Maria Cristina Gambetta, tenure-track Assistant Professor

Maria Cristina Gambetta received a joint PhD in 2010 from the EMBL in Heidelberg (Germany) and the University of Geneva (Switzerland), and performed post-doctoral research at the Max-Planck Institute of Biochemistry in Martinsried (Germany), studying molecular mechanisms of epigenetic gene silencing by Polycomb transcriptional repressors under the supervision of Jürg Müller. During her post-doctoral training at the EMBL in the laboratory of Eileen Furlong, she studied the role of chromatin architecture in gene activation. She is joining the Center for Integrative Genomics in January 2018 as Assistant Professor to study how cells organize the activating and repressive regulatory inputs that are necessary to achieve appropriate gene expression patterns.

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Research summary

In multicellular organisms, genes are turned ON and OFF in robust spatial and temporal patterns. Regulatory elements that activate or silence gene transcription are inherently promiscuous and can act over long genomic distances. A basic question is how regulatory elements find their target promoters and restrict their activity to their targets.

On the one hand, we study how regulatory crosstalk is prevented. Insulators were discovered in Drosophila and subsequently in various organisms from yeast to humans, as DNA elements that block communication between a regulatory element and a gene promoter when placed in between. In flies and humans, insulators exert their activity by recruiting insulator proteins. We study the biological relevance and molecular mechanisms of insulator proteins.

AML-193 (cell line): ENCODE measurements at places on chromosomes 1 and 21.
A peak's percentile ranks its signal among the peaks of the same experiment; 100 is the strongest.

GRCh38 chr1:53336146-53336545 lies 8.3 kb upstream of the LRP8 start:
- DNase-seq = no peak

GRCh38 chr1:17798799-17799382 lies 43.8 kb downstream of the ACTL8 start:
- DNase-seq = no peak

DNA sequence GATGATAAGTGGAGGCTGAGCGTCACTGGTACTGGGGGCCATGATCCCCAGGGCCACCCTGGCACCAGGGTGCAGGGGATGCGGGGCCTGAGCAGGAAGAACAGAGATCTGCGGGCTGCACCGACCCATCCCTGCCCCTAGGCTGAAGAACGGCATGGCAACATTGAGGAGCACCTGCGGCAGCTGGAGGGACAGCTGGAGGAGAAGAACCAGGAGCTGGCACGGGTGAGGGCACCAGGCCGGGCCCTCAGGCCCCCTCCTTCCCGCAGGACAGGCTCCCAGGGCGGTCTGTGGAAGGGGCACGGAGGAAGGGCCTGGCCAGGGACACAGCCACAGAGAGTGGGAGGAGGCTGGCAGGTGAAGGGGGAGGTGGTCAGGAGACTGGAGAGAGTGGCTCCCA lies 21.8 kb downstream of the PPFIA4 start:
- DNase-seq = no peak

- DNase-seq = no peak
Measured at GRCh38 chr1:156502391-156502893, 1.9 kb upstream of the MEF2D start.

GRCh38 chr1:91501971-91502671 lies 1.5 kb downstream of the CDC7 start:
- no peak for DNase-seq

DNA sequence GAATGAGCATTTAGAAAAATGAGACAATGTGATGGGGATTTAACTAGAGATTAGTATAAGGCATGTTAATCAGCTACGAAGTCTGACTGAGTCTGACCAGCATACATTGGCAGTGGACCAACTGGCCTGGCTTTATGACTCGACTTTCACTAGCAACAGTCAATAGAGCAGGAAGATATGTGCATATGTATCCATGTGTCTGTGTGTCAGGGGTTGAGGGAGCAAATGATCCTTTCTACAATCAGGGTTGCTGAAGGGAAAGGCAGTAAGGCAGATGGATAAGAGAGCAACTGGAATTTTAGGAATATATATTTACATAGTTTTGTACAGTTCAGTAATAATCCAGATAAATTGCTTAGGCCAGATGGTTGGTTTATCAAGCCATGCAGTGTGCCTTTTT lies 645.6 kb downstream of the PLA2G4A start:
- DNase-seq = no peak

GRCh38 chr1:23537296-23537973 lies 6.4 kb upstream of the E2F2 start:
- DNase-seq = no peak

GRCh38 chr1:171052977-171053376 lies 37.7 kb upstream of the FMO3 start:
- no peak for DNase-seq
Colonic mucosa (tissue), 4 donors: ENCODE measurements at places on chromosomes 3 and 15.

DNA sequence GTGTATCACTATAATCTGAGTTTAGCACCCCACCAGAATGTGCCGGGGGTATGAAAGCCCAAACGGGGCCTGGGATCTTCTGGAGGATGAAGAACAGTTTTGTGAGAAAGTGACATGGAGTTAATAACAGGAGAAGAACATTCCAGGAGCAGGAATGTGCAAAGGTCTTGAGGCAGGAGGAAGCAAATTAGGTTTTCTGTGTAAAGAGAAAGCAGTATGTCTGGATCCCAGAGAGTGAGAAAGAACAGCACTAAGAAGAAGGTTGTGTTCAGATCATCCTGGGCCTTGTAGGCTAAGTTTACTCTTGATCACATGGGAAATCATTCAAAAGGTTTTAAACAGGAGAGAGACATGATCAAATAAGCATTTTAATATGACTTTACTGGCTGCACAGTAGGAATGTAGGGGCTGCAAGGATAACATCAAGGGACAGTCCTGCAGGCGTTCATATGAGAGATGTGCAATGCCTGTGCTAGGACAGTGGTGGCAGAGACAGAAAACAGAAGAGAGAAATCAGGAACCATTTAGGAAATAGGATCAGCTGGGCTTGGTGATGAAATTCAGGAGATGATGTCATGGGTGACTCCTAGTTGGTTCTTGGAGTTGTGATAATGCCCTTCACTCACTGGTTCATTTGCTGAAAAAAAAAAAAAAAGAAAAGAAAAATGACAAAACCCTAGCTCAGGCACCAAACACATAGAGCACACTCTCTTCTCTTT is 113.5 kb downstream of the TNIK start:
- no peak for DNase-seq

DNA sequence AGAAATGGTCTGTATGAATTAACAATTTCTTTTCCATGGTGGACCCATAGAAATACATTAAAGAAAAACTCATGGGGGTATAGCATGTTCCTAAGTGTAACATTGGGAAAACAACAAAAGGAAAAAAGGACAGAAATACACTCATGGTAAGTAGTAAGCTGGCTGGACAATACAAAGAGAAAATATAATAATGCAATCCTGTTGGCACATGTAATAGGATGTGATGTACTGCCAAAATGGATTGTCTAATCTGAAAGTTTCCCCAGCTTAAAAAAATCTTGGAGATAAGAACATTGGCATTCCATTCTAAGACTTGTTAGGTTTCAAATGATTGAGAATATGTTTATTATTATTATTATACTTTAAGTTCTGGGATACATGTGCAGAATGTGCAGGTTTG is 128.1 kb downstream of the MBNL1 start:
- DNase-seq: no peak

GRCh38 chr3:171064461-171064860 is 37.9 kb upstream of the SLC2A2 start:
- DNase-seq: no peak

On the other hand, we study how genes find their appropriate regulatory elements across surprisingly long genomic distances and skip over non-target genes. We address the biological relevance of these interactions by re-wiring them, and we study how they form.

Our studies in flies reveal new evolutionary perspectives into the relevance of 3D genome folding for correctly wiring genes to their regulatory elements.


Masters, PhD and Postdoc positions available; people interested in joining the team are encouraged to write directly to


Kaushal A., Dorier J., Wang B., Mohana G., Taschner M., Cousin P., Waridel P., Iseli C., Semenova A., Restrepo S. et al., (2022). Essential role of Cp190 in physical and regulatory boundary formation, Science advances, 8 (19).

Kaushal A., Mohana G., Dorier J., Özdemir I., Omer A., Cousin P., Semenova A., Taschner M., Dergai O., Marzetta F. et al., (2021). CTCF loss has limited effects on global genome architecture in Drosophila despite critical regulatory functions. Nature communications, 12 (1)

Gambetta, M.C. & Müller, J. (2015), ‘A critical perspective of the diverse roles of O-GlcNAc transferase in chromatin.’, Chromosoma 124(4), 429–442.

Gambetta, M.C. & Müller J. (2014), ‘O-GlcNAcylation prevents aggregation of the Polycomb group repressor Polyhomeotic.’, Developmental Cell 31(5), 629-639.

Alfieri C. & Gambetta M.C.; Matos R.; Glatt S.; Sehr P.; Fraterman S.; Wilm M.; Müller J.; Müller C.W. (2013), ‘Structural basis for targeting the chromatin repressor Sfmbt to Polycomb response elements.’, Genes & Development 27(21), 2367-2379.

Gutiérrez, L.; Oktaba, K.; Scheuermann, J.C.; Gambetta, M.C.; Ly-Hartig, N.; Müller, J. (2012), ‘The role of the histone H2A ubiquitinase Sce in Polycomb repression.’, Development 139(1), 117-127.

Gambetta, M.C.; Oktaba, K.; Müller, J. (2009), ‘Essential role of the glycosyltransferase sxc/Ogt in polycomb repression.’, Science 325(5936), 93-96.

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Maria Cristina Gambetta
Tel: +41 21 692 3985

Administrative assistant

Iris Marouani
Tel: +41 21 692 3960